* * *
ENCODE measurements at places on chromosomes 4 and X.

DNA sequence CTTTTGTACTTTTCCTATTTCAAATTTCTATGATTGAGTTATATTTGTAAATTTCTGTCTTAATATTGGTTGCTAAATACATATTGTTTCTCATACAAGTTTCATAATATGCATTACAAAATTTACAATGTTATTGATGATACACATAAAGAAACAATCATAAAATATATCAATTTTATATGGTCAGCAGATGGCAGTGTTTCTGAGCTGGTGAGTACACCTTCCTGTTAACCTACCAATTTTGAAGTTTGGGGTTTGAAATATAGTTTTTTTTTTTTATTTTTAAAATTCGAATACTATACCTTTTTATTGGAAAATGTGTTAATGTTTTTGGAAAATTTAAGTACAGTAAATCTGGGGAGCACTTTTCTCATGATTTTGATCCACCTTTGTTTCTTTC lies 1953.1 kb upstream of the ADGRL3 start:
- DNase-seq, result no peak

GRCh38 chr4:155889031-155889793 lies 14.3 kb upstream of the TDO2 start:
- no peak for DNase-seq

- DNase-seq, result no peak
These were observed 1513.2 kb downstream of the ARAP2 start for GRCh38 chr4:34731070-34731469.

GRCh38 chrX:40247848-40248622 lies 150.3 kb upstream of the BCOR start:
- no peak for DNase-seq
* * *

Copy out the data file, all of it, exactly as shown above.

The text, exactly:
ENCODE measurements at places on chromosomes 4 and X.

DNA sequence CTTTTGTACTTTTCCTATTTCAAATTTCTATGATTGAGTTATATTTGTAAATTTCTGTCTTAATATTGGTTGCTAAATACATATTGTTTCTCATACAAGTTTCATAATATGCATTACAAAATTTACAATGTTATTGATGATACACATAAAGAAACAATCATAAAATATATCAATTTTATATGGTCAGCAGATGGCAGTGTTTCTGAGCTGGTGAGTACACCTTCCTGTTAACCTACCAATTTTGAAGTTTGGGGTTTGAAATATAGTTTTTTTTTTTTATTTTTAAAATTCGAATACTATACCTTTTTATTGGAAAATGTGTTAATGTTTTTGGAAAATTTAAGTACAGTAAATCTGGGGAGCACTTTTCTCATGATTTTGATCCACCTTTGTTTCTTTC lies 1953.1 kb upstream of the ADGRL3 start:
- DNase-seq, result no peak

GRCh38 chr4:155889031-155889793 lies 14.3 kb upstream of the TDO2 start:
- no peak for DNase-seq

- DNase-seq, result no peak
These were observed 1513.2 kb downstream of the ARAP2 start for GRCh38 chr4:34731070-34731469.

GRCh38 chrX:40247848-40248622 lies 150.3 kb upstream of the BCOR start:
- no peak for DNase-seq